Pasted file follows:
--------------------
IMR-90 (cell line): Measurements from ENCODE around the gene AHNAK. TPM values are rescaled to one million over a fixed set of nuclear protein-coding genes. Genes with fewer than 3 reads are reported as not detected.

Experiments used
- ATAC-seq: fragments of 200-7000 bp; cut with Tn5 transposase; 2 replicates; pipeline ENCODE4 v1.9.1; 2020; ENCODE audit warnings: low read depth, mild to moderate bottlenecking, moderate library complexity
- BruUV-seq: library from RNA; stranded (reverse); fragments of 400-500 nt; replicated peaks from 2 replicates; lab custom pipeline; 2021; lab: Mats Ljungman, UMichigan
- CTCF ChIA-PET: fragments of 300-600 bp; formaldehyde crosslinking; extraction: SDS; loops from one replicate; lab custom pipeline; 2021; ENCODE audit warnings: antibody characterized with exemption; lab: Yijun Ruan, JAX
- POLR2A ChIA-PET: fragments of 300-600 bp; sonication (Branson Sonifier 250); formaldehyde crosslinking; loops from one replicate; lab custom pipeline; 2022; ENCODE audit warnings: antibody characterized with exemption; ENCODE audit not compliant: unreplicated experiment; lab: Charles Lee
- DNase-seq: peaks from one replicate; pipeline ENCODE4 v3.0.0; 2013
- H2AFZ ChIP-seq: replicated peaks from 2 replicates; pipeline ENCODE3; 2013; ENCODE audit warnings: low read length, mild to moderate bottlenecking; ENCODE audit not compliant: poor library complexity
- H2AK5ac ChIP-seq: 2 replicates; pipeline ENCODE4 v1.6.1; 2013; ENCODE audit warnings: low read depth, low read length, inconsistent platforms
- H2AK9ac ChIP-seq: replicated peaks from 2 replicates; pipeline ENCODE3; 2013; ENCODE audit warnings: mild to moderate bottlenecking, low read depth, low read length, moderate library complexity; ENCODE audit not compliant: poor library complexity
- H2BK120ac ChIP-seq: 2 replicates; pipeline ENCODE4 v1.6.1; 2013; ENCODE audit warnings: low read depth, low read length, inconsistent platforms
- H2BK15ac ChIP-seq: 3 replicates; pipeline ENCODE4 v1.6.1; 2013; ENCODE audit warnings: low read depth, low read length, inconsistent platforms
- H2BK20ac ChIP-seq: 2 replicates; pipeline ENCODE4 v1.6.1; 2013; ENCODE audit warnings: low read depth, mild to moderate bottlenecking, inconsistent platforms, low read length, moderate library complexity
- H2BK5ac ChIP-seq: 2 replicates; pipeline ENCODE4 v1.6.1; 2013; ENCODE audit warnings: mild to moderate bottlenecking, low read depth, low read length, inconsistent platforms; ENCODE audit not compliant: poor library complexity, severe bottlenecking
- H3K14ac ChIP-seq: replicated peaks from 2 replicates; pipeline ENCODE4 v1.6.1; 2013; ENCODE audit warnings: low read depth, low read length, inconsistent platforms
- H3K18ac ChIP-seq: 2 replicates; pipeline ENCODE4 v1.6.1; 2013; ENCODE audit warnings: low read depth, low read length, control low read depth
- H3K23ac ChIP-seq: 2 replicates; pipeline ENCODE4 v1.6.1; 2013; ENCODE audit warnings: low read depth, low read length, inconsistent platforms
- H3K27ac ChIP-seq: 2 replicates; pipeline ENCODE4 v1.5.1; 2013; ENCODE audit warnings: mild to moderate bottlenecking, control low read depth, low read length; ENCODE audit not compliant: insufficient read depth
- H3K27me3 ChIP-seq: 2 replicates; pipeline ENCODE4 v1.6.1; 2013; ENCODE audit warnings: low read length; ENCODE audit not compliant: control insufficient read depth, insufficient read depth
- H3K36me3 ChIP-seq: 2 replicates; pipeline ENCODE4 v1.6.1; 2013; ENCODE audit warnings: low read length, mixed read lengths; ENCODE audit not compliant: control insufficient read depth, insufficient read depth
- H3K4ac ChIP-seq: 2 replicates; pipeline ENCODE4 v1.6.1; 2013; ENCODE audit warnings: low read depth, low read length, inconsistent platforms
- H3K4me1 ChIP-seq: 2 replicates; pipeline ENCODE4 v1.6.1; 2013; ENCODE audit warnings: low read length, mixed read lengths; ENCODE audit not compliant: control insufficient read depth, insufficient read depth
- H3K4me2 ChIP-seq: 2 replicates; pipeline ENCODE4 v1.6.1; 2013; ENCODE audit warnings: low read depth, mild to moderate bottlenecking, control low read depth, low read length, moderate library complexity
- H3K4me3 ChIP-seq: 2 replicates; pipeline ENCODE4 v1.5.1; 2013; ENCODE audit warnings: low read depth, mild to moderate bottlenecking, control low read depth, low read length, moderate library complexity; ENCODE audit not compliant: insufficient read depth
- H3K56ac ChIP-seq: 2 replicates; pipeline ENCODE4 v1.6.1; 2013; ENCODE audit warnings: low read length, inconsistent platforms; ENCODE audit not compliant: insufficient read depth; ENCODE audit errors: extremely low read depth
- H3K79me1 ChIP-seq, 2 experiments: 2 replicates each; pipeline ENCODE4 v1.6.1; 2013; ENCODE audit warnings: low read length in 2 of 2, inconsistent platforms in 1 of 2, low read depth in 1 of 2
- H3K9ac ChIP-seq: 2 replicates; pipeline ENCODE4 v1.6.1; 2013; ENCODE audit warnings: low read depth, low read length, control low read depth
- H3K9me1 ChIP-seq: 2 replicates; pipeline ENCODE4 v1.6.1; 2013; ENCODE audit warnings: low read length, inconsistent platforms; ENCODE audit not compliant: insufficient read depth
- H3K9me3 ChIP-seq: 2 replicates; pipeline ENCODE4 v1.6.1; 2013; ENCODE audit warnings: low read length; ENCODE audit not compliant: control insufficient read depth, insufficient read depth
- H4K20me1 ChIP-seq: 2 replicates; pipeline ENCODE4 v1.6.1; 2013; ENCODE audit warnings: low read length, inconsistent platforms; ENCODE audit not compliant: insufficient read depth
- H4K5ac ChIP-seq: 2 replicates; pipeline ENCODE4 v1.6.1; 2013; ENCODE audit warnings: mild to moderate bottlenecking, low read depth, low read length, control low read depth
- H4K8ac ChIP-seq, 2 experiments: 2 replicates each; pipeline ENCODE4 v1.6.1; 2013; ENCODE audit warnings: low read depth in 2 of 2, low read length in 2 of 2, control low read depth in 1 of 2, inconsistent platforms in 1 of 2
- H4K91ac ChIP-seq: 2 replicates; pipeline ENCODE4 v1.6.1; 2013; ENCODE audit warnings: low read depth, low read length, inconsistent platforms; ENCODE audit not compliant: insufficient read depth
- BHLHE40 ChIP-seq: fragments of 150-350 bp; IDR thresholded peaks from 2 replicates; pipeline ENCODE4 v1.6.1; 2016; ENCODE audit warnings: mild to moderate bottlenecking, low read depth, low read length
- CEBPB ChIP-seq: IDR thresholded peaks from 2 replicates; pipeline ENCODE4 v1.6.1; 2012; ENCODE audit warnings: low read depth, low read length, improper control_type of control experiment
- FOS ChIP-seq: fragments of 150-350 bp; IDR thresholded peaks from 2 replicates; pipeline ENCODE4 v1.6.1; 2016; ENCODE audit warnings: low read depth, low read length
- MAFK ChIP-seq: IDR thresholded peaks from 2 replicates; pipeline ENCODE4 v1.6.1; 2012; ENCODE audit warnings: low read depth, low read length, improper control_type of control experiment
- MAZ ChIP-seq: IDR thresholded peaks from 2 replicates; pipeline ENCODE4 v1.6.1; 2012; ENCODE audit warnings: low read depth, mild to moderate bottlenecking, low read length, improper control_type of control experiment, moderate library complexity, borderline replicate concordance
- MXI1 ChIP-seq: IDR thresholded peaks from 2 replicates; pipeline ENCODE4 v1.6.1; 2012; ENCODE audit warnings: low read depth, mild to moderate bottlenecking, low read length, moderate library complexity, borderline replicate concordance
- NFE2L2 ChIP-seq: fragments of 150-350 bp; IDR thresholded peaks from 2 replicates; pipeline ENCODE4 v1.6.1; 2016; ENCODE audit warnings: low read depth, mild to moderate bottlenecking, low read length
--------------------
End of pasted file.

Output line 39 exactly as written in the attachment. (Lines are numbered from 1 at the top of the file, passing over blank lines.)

- MXI1 ChIP-seq: IDR thresholded peaks from 2 replicates; pipeline ENCODE4 v1.6.1; 2012; ENCODE audit warnings: low read depth, mild to moderate bottlenecking, low read length, moderate library complexity, borderline replicate concordance